There was an open window sill at the very end of the hall - the light at the end of the tunnel! I walked on, on passed the Albrook tourists and the Tzen natives who failed to receive any blessings from their saviors. On passed the bellhops who were trying to salvage the disrepair of room thirty-two. Quietly, I chuckled in retrospect. They were going to need some backup on that one.
When I was sure the coast was clear, I pried open the window pane and gazed down over the threshold. I probably wouldn't survive a two-story plunge to the cobbled streets below, but the canal might help soften the blow a bit. Even if I landed on one of those foolish skinny dippers, I'd fare relatively well. One leg over the other, I stepped out onto the ledge, hoisting my duffle high so that it wouldn't take on as much water and destroy my stories.
And then, I was airborne!
The ground shot up incredibly fast. I could hear odd gasps of awe and bewilderment as I fell from grace. The splash knocked the wind out of my lungs and eddies from the distant waterwheel sucked me under, spinning me in all directions. Several naked bodies flew passed me as I sped for death at full force. I'd be ripped apart in the current. It would probably be over in a few minutes. Maybe I should have thought things through more carefully, or at least concentrated on landing in the swimming area - AWAY from the current!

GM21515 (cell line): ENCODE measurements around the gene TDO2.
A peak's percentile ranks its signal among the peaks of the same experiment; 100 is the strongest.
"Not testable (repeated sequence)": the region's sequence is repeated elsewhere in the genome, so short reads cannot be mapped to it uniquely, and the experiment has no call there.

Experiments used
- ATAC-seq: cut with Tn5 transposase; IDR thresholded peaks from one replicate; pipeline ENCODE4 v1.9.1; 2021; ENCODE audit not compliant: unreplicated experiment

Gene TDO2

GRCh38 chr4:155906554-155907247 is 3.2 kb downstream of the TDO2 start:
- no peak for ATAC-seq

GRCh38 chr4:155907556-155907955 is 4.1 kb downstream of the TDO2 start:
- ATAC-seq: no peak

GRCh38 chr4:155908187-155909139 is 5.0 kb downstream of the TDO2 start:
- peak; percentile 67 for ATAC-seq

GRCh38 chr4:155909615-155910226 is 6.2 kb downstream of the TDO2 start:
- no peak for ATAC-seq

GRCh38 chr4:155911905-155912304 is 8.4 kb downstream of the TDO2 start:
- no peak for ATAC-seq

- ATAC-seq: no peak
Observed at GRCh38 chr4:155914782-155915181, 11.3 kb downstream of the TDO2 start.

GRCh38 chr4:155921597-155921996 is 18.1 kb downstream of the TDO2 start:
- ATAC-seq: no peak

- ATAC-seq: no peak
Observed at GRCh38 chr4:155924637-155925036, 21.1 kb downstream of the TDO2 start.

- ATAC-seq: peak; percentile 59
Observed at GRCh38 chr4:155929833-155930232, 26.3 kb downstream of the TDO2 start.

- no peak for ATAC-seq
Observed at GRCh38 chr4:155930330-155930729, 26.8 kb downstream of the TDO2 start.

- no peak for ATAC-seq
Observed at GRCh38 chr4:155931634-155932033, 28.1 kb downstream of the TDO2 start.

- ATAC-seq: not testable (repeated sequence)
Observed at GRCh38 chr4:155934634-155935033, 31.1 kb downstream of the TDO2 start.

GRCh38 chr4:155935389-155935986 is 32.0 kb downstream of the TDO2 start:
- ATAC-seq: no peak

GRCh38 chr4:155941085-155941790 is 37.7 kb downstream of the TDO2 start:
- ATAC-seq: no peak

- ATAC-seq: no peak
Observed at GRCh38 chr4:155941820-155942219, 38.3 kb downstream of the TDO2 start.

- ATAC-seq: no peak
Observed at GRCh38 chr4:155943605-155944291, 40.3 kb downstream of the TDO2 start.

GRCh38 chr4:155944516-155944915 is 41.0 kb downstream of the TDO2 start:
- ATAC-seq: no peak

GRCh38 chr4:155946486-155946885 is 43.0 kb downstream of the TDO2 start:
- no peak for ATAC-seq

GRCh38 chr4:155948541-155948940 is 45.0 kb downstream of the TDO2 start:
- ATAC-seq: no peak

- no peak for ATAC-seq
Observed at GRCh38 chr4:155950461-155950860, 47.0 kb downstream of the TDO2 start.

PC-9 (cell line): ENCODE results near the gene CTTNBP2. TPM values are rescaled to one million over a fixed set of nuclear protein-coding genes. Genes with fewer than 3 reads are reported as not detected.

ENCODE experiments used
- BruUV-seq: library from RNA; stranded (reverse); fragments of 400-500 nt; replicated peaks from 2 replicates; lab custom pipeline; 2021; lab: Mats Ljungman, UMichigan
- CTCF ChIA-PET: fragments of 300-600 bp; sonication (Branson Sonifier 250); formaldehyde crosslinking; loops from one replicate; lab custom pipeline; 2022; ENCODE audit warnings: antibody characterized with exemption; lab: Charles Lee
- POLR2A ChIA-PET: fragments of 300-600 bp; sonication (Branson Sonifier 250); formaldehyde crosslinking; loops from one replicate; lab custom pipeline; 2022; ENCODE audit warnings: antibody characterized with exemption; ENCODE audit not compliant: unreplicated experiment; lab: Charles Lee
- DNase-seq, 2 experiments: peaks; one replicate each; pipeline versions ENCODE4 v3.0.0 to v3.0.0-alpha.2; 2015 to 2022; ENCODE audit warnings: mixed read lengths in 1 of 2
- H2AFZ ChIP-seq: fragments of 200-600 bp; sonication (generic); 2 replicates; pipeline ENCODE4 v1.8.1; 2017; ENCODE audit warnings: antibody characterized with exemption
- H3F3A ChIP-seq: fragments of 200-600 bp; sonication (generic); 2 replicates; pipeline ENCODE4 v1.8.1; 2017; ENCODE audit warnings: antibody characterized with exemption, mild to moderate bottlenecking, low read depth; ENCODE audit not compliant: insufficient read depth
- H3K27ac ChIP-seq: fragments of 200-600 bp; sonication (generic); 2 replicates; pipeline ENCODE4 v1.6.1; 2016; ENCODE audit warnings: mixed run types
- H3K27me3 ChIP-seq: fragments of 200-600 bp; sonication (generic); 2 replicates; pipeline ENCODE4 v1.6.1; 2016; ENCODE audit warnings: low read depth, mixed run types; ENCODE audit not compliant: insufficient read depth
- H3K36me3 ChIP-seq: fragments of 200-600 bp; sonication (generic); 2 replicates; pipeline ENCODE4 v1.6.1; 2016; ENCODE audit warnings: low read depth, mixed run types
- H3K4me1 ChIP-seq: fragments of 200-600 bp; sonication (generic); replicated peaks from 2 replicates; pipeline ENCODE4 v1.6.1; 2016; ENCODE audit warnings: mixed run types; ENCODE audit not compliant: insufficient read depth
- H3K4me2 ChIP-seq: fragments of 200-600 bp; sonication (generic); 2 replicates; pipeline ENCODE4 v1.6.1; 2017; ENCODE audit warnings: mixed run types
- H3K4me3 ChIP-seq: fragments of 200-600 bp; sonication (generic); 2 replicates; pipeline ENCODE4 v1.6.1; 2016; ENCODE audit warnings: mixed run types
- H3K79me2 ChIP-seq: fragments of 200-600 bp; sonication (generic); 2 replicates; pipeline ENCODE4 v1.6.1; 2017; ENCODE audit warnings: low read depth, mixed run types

Suddenly, I was pulled back up to the surface. Gasping and sputtering, I gained and lost my breath in the same instant. A lovely blonde woman, naked and smiling, had saved me from a premature death. "Cool dismount, man! Your toes were curled, but I'll give ya a nine point six!"
Great. The gullet of the hippy crowd.
"I assume you have clothing, right?" This I asked as I examined the contents of my duffle. My writings seemed to be intact.
"What's that supposed to mean?"
"Oh. Well. . ." Now, now. Try to dissuade any lying and just give it to her straight. "Well, you see, I'm a doctor of journalism. I'm on my way to cover the big race in Figaro desert."
"Okay. . ." That's when her eyes lit up with recognition. "Hey, wait a sec! Aren't you Lothar Goldfist?"